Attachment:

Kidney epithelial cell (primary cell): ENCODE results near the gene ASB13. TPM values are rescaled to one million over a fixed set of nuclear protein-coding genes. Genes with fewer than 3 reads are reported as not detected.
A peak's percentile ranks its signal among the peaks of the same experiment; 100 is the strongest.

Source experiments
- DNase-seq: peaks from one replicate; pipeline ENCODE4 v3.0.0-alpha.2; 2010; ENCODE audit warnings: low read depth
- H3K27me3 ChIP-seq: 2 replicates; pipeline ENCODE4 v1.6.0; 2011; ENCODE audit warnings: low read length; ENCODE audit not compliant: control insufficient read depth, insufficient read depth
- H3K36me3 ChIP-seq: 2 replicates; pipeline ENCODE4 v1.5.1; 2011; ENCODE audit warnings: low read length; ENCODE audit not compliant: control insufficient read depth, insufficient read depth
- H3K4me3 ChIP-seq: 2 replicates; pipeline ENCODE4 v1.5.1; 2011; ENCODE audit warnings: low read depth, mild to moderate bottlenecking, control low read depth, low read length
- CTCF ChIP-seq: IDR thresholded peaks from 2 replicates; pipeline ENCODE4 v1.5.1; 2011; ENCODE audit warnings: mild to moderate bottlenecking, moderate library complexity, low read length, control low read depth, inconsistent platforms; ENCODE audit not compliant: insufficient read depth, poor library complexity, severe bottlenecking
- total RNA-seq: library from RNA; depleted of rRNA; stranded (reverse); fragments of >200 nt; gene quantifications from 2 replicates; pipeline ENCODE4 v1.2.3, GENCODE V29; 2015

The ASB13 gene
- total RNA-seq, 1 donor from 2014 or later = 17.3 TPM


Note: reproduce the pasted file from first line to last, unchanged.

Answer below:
Kidney epithelial cell (primary cell): ENCODE results near the gene ASB13. TPM values are rescaled to one million over a fixed set of nuclear protein-coding genes. Genes with fewer than 3 reads are reported as not detected.
A peak's percentile ranks its signal among the peaks of the same experiment; 100 is the strongest.

Source experiments
- DNase-seq: peaks from one replicate; pipeline ENCODE4 v3.0.0-alpha.2; 2010; ENCODE audit warnings: low read depth
- H3K27me3 ChIP-seq: 2 replicates; pipeline ENCODE4 v1.6.0; 2011; ENCODE audit warnings: low read length; ENCODE audit not compliant: control insufficient read depth, insufficient read depth
- H3K36me3 ChIP-seq: 2 replicates; pipeline ENCODE4 v1.5.1; 2011; ENCODE audit warnings: low read length; ENCODE audit not compliant: control insufficient read depth, insufficient read depth
- H3K4me3 ChIP-seq: 2 replicates; pipeline ENCODE4 v1.5.1; 2011; ENCODE audit warnings: low read depth, mild to moderate bottlenecking, control low read depth, low read length
- CTCF ChIP-seq: IDR thresholded peaks from 2 replicates; pipeline ENCODE4 v1.5.1; 2011; ENCODE audit warnings: mild to moderate bottlenecking, moderate library complexity, low read length, control low read depth, inconsistent platforms; ENCODE audit not compliant: insufficient read depth, poor library complexity, severe bottlenecking
- total RNA-seq: library from RNA; depleted of rRNA; stranded (reverse); fragments of >200 nt; gene quantifications from 2 replicates; pipeline ENCODE4 v1.2.3, GENCODE V29; 2015

The ASB13 gene
- total RNA-seq, 1 donor from 2014 or later = 17.3 TPM